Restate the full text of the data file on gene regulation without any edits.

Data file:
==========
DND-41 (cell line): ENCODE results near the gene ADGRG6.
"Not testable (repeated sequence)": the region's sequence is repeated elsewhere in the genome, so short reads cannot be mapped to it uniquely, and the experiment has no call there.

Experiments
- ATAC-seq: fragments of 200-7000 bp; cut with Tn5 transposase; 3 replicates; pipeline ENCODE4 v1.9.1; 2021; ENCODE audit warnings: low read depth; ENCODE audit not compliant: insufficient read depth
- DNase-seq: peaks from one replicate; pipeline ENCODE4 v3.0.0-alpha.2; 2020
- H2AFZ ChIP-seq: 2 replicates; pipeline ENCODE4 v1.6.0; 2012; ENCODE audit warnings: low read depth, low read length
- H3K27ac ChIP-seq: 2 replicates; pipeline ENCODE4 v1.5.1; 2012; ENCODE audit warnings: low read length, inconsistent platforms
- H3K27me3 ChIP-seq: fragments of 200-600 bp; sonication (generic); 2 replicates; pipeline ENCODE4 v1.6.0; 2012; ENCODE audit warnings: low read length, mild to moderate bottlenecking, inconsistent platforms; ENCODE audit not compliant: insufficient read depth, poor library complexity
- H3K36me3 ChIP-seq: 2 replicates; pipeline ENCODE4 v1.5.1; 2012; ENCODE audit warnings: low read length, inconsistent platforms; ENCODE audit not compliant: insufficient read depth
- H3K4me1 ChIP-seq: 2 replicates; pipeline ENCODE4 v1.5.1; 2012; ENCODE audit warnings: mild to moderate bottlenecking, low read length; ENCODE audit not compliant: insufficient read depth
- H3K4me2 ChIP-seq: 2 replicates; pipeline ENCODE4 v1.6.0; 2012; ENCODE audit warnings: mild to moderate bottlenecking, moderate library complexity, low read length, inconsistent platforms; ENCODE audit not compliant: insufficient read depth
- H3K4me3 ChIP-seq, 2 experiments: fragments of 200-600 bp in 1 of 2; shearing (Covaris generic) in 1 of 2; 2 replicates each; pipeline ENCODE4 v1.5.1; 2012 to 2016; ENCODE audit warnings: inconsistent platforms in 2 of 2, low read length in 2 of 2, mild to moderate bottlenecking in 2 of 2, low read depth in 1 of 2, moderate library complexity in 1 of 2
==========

DND-41 (cell line): ENCODE results near the gene ADGRG6.
"Not testable (repeated sequence)": the region's sequence is repeated elsewhere in the genome, so short reads cannot be mapped to it uniquely, and the experiment has no call there.

Experiments
- ATAC-seq: fragments of 200-7000 bp; cut with Tn5 transposase; 3 replicates; pipeline ENCODE4 v1.9.1; 2021; ENCODE audit warnings: low read depth; ENCODE audit not compliant: insufficient read depth
- DNase-seq: peaks from one replicate; pipeline ENCODE4 v3.0.0-alpha.2; 2020
- H2AFZ ChIP-seq: 2 replicates; pipeline ENCODE4 v1.6.0; 2012; ENCODE audit warnings: low read depth, low read length
- H3K27ac ChIP-seq: 2 replicates; pipeline ENCODE4 v1.5.1; 2012; ENCODE audit warnings: low read length, inconsistent platforms
- H3K27me3 ChIP-seq: fragments of 200-600 bp; sonication (generic); 2 replicates; pipeline ENCODE4 v1.6.0; 2012; ENCODE audit warnings: low read length, mild to moderate bottlenecking, inconsistent platforms; ENCODE audit not compliant: insufficient read depth, poor library complexity
- H3K36me3 ChIP-seq: 2 replicates; pipeline ENCODE4 v1.5.1; 2012; ENCODE audit warnings: low read length, inconsistent platforms; ENCODE audit not compliant: insufficient read depth
- H3K4me1 ChIP-seq: 2 replicates; pipeline ENCODE4 v1.5.1; 2012; ENCODE audit warnings: mild to moderate bottlenecking, low read length; ENCODE audit not compliant: insufficient read depth
- H3K4me2 ChIP-seq: 2 replicates; pipeline ENCODE4 v1.6.0; 2012; ENCODE audit warnings: mild to moderate bottlenecking, moderate library complexity, low read length, inconsistent platforms; ENCODE audit not compliant: insufficient read depth
- H3K4me3 ChIP-seq, 2 experiments: fragments of 200-600 bp in 1 of 2; shearing (Covaris generic) in 1 of 2; 2 replicates each; pipeline ENCODE4 v1.5.1; 2012 to 2016; ENCODE audit warnings: inconsistent platforms in 2 of 2, low read length in 2 of 2, mild to moderate bottlenecking in 2 of 2, low read depth in 1 of 2, moderate library complexity in 1 of 2